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John Whitledge

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April 3, 2005
Although stylish, sophisticated looks are making a comeback in urban areas across the country, it's surprising to learn that the movement has taken hold amid Orange County's laid-back surf and skate culture. "Men forgot how to dress for about a decade and a half. The '90s were super-sized fashion--men pretending to be boys in oversized cargo pants, sweatshirts and baseball caps," says Jade Howe, 39, who grew up in Laguna Beach and now lives and works out of his loft in downtown Santa Ana.
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March 23, 2008 | Adam Tschorn
They're still repairing the stiletto divots in the mayor's backyard. But that's what you get when you invite the fashion crowd over for a party. Mayor Antonio Villaraigosa opened the back lawn of his official residence in Windsor Square to celebrate the fashion industry in L.A. and Earth Pledge, a group that raises the eco-consciousness of businesses.
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June 21, 2009 | BOOTH MOORE, FASHION CRITIC
It was a big night for Los Angeles last Monday at the Council of Fashion Designers of America Awards, the apparel industry equivalent to the Oscars. Rodarte designers Kate and Laura Mulleavy, who started making dresses in their parents' guest house in Pasadena just four years ago, took the womenswear designer of the year award.
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September 9, 2007 | Emili Vesilind, Times Staff Writer
JOHN WHITLEDGE, founder and creative director of the New England preppy-meets-Orange County surfer label Trovata, is behind the wheel of a sporty little electric boat called a Duffy, motoring across Newport Harbor toward the company's newly opened, first-ever boutique. The short trip from his office to the store is much faster by car, but when it comes to Trovata, Whitledge has always preferred the scenic route, choosing to grow the brand slowly.
ENTERTAINMENT
December 2, 2005 | Booth Moore, Times Staff Writer
Rev up your shopping engines. Divine Design, the holiday bazaar where you can empty your wallets for a good cause -- Project Angel Food, which provides daily meals to people in Los Angeles County living with HIV/AIDS and other serious illnesses -- is back. The annual event is open at Barker Hangar in Santa Monica, with discounts of 50% or more off housewares and clothing items ranging from a $45,000 diamond and sapphire Maurice Lacroix watch to $2.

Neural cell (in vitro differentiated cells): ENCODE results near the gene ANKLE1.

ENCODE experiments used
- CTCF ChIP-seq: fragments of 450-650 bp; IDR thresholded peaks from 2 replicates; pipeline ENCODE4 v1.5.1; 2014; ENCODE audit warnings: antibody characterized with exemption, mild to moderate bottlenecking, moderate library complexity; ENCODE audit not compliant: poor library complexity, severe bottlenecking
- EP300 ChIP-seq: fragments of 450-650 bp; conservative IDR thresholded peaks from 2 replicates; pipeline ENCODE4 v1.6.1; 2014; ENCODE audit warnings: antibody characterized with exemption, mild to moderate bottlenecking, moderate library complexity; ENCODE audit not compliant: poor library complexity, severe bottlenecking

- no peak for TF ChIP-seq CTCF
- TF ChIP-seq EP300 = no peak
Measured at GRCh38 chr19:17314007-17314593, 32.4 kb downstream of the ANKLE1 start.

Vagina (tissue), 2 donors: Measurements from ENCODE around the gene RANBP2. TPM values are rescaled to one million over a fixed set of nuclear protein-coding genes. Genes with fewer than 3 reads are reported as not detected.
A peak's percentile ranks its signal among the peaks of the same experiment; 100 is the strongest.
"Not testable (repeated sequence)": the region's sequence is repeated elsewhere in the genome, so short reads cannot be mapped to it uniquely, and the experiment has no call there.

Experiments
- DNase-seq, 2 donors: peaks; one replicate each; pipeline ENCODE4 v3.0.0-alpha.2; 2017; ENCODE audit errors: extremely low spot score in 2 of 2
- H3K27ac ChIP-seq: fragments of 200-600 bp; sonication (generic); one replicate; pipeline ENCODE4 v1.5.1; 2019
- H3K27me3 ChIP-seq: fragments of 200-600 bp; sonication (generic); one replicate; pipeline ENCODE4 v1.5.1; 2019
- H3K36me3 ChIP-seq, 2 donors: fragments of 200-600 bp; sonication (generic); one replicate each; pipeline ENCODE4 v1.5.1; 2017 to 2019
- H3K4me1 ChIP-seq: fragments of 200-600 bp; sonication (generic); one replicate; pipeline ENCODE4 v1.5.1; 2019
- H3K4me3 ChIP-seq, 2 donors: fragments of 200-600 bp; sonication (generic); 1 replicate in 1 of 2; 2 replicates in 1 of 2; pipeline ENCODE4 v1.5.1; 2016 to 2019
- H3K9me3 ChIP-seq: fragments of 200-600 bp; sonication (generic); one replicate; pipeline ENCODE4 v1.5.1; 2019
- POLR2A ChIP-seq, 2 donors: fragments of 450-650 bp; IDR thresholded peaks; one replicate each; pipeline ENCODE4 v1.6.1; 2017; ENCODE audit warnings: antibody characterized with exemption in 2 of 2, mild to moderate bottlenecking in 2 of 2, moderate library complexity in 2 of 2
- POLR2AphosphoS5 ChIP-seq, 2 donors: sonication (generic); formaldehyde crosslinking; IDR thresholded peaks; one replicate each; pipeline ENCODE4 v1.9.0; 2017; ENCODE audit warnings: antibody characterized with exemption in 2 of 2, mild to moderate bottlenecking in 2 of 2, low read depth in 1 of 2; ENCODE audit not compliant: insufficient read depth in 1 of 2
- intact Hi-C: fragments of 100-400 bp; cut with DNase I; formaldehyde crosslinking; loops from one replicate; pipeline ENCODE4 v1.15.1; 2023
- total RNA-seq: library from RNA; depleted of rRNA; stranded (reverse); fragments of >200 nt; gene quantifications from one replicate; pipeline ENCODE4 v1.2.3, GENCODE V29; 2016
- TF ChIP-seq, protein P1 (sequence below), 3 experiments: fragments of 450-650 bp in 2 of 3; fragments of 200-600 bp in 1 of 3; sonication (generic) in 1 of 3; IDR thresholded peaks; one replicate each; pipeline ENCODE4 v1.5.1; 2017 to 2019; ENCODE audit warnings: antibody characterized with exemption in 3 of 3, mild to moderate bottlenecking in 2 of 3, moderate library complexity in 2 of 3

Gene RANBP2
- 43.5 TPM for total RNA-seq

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March 7, 2010 | By Max Padilla, Special to the Los Angeles Times
After two years in New York, designers Sam Shipley and Jeff Halmos are returning to L.A. to meet and greet customers as they launch their new spring collection at Confederacy on March 18. "It's fun coming back to L.A.," Halmos says. "I've been back only once for a quick weekend trip. We can listen to LL Cool J's ‘Going Back to Cali' on the way." Along with John Whitledge and Josia Lamberto-Egan, Halmos and Shipley founded Trovata eight years ago in Newport Beach. After winning the CFDA Swarovski Perris Ellis award for menswear in 2006, the duo left the label — now designed by Whitledge — but they retain an ownership stake in Trovata in addition to designing the Shipley & Halmos line.
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April 19, 2009 | BOOTH MOORE, FASHION CRITIC
The power of shoes. It's something most women and many men understand completely. And it is what transformed the young, shaggy-haired, rope-bracelet-wearing entrepreneur Blake Mycoskie into a visionary business leader hobnobbing with former President Clinton and Nobel Peace Prize winner Desmond Tutu in less than three years. The 32-year-old founded Toms Shoes based on the simple idea that for every pair of his canvas shoes you buy, a pair is given to a child in need.
ENTERTAINMENT
December 10, 2004 | Booth Moore, Times Staff Writer
Score another point for West Coast fashion. Two L.A. designers are among the winners of the Ecco Domani Fashion Foundation award, a prize that comes with a $25,000 grant to produce a runway show during New York's Fashion Week in February. Jasmin Shokrian's sculptural garments appeal to artsy types, or "galleristas," as she calls them.
ENTERTAINMENT
February 10, 2006 | Booth Moore, Times Staff Writer
Anyone who lost faith that American designers can change the direction of fashion had a come-to-Jesus moment on Tuesday. The buzz word coming off last season may have been "minimalism," but its master, Narciso Rodriguez, presented a knockout fall collection that turned minimalism on its head with unlikely fabric combinations and mod color-blocking, glass beads and plastic paillettes.
MAGAZINE
February 26, 2006 | Sorina Diaconescu, Sorina Diaconescu is an editor at Hollywood Life who has written for Fashion Wire Daily and West.
Three months after they stunned the fashion world by winning a prestigious industry award for new talent, the founders of Trovata were holed up in SoHo, auditioning models. Eyeing one contender's knee-locked trot, head designer Sam Shipley said with a snort, "There is absolutely nothing sexy about that. Not one thing." Then he muttered to himself, "I don't get it. Why do you need to do runway shows? Can't you just show the damn clothes on a rack?" They couldn't.
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